A 2016 study published in JAMA Internal Medicine analyzed data from 797 pregnant people in the United States who had previously experienced one or two miscarriages. The study authors found that morning sickness in early pregnancy seemed to have a “protective association” that resulted in a 50 to 75 percent reduced risk of miscarriage. Experts aren’t sure why this possible protective effect may exist, but one theory is that the nausea and vomiting represent that a viable placenta with sufficient hormones is supporting the fetus.

A 2018 study published in BMC Pregnancy & Childbirth analyzed data from 96,056 pregnant people in Japan, finding that those who didn’t experience morning sickness had a slightly higher rate of preterm births, while those who had severe morning sickness had the lowest risk. People with morning sickness also experienced fewer instances of issues like pregnancy-induced hypertension. Interestingly enough, though, people with morning sickness experienced higher rates of “threatened abortion” (vaginal bleeding with or without abdominal cramps in the first trimester) and “threatened premature labor” (experiencing contractions before 37 weeks).

There’s a similarly interesting variation in a 2015 BMC Pregnancy & Childbirth study that examined 51,675 pregnant people in Norway, finding that those who experienced at least some nausea and vomiting during pregnancy had higher odds of complications like hypertension and preeclampsia than their symptom-free counterparts, but lower odds of issues like preterm birth and low birth weight.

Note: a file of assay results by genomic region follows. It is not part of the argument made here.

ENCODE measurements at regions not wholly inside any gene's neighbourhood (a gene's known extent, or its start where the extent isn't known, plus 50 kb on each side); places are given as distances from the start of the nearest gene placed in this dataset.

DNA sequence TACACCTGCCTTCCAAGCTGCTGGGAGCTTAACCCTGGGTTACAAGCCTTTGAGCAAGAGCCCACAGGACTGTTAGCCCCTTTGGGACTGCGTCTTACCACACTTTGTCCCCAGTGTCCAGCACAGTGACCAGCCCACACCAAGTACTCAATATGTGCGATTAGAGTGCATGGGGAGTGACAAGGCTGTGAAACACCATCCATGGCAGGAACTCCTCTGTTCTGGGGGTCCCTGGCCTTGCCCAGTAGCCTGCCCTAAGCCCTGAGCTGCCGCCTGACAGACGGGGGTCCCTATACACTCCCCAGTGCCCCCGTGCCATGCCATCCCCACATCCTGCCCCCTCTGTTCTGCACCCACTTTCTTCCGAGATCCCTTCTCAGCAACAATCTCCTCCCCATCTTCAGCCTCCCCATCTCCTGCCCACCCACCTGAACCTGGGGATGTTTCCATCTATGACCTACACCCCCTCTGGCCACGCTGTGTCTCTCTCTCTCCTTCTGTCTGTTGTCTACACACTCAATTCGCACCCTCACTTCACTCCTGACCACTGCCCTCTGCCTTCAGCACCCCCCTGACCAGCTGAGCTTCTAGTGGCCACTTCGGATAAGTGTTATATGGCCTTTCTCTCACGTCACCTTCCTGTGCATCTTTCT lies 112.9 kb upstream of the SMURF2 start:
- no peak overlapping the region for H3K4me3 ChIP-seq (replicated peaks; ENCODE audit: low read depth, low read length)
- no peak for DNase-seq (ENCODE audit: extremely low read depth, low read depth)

There are clearly a few intriguing potential links between morning sickness and maternal and fetal health, but science hasn’t determined anything definitive so far. It’s hard to prove cause and effect for any of these claims. The fact that so many people experience morning sickness makes it a tricky thing to study, Dr. Greves says. Think of all the variables involved that researchers need to rule out in order to truly investigate only the effect of morning sickness on pregnancy and childbirth without including any other factors. Various studies also point to an inconsistent research classification of nausea and vomiting during pregnancy as a complicating issue.

Ultimately, the point is that there’s no medical reason to think morning sickness is automatically a “good” or “bad” thing. It’s just a thing that happens to many people while pregnant.

There’s also no scientific reason to think that a lack of morning sickness is cause for concern.

“If you are not experiencing morning sickness, this does not mean the pregnancy is unhealthy,” Dr. Quimper says. Experts don’t know why some people experience morning sickness and others don’t, but sailing through pregnancy without nausea and vomiting doesn’t automatically mean anything is wrong.

The only thing that can really be “wrong” when it comes to morning sickness is if you have hyperemesis gravidarum, because that means your nausea and vomiting are too severe. If you think you have hyperemesis gravidarum, you need to talk to your doctor about being especially on top of your health, nutrition, and hydration. First of all, it may help make you less miserable. Beyond that, the relentless nausea and vomiting can make it hard to get enough calories, which can theoretically negatively impact the fetus’s growth in severe cases, Dr. Hoskins points out.

With that said, the link here is also not definitive, as this 2017 Pharmacology review of 81 related studies explains, so you don’t need to immediately be concerned that having hyperemesis gravidarum could affect your baby. “This illness alone does not typically affect the health of your baby as pregnancies are very resilient,” Dr. Quimper says. But talk to your doctor anyway. If you do have hyperemesis gravidarum, you may benefit from IV treatment and anti-nausea medications.

The takeaway: It’s entirely possible—and common—to have a healthy baby even if you have the most severe version of morning sickness. It’s also completely possible—and, again, common—to have a healthy baby if you don’t experience morning sickness at all. But if you’re concerned about your level of morning sickness or anything else about your pregnancy, it’s always a good idea to check in with your doctor.